America's Founders and Founding Principles

Equal Justice

Equal Justice means that every American will be treated the same under the law - regardless of who they are. It doesn't matter if a person is a politician or a plumber, they get the same access to the courts, the same jury, the same punishment as everyone else. That is what our founders created and - even though this principle has been challenged for much or our history - America still treats its citizens more equally under the law than any other country in the history of the world.

Dr. Martin Luther King, Jr. famously stated:

“I have a dream that my four little children will one day live in a nation where they will not be judged by the color of their skin, but by the content of their character.”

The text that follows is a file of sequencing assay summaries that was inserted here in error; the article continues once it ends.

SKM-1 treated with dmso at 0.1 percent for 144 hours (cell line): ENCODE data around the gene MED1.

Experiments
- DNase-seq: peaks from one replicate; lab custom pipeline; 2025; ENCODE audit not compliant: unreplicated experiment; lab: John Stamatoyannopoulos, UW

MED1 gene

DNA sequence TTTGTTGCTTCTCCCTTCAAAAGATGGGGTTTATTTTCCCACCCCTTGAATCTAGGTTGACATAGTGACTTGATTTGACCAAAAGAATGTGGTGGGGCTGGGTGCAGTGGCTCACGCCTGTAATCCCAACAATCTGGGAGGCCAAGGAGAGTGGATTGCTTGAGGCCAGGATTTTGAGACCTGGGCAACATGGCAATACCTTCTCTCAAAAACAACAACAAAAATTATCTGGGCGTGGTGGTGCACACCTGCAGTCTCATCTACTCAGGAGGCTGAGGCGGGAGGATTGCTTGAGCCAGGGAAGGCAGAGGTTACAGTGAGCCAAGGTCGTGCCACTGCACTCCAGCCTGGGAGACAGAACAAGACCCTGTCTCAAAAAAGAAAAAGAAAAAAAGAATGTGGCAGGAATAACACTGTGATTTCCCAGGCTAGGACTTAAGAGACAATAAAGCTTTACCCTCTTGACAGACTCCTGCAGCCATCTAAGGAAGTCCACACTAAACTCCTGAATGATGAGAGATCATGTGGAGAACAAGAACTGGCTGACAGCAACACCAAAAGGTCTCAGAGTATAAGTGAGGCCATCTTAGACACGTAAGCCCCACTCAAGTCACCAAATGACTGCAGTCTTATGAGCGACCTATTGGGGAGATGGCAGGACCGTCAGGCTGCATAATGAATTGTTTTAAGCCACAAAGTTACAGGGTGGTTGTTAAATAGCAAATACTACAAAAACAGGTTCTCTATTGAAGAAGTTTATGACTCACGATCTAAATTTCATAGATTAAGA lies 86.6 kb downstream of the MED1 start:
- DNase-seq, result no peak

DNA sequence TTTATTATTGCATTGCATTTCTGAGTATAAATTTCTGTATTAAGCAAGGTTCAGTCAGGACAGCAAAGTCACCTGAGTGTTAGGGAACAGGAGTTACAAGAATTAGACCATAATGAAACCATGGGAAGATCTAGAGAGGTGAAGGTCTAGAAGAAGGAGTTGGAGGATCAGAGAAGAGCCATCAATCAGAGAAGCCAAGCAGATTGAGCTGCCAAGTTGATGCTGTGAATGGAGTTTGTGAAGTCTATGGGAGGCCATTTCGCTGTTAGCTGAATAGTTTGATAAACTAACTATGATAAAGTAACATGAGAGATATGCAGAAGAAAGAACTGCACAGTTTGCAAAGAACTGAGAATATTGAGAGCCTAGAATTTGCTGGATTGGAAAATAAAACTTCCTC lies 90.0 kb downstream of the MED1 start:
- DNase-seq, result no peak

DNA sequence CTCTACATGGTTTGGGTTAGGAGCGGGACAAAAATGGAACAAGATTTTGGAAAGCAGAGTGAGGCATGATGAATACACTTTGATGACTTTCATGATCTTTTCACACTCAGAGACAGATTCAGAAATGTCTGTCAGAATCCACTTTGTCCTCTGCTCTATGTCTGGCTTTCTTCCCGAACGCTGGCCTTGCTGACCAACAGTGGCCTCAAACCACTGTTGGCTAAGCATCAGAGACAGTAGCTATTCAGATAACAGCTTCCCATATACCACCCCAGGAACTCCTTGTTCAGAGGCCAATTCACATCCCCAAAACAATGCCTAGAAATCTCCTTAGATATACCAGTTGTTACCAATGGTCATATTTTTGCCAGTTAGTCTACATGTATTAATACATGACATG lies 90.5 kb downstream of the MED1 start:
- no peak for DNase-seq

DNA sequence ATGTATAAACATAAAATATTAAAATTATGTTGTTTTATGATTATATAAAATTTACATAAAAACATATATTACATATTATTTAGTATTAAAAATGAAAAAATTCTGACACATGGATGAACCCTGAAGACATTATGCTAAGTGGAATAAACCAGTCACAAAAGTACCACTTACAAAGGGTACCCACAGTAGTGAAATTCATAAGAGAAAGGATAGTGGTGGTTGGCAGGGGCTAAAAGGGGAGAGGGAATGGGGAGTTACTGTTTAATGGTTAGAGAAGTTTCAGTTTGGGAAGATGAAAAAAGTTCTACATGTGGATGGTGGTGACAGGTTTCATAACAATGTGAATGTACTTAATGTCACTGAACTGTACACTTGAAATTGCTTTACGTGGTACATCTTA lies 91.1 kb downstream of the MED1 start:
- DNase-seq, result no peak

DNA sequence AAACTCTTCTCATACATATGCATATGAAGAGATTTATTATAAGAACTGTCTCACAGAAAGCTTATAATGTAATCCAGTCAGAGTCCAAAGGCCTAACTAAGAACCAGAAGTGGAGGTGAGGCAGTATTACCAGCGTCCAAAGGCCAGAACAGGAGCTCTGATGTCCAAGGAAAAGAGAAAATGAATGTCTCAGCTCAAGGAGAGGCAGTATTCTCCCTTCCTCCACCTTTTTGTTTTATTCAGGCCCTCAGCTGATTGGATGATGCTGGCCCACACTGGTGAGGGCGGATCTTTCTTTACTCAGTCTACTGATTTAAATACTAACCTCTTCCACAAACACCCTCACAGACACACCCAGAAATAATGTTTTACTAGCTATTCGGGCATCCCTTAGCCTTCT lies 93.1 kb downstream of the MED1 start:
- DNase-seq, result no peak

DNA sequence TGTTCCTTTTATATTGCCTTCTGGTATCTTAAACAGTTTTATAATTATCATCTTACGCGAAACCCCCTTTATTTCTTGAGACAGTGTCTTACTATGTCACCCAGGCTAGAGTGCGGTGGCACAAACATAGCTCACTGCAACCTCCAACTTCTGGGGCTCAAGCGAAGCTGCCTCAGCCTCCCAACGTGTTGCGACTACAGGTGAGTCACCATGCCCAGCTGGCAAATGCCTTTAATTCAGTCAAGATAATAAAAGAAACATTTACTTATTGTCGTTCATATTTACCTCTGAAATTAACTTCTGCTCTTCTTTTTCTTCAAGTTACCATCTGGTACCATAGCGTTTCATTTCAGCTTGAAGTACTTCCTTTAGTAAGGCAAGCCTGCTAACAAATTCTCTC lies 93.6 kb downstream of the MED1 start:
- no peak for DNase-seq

This refers to an equal justice. Rather than having a rule that says white people can sit on the front of the bus, or at the lunch counter or go to a better school, Equal Justice states all have the same rights.

It doesn’t matter if you are rich or poor, black or white, politically connected or a protester, you will be treated the same under the law.

 No judge will determine that since your fathers fought in the Civil war (for instance), you will serve twice the jail time as those who fought for the Union.

 If you have a piece of land, you will receive the best price if the government decides to build a highway through it no matter who you are – not just because you gave money to the Mayor’s election campaign.

Our founders created a system where we could trust that each person would face justice equally under the law - it is up to the citizens of our country to make sure the government does just that through the principle of the "Consent of the Governed".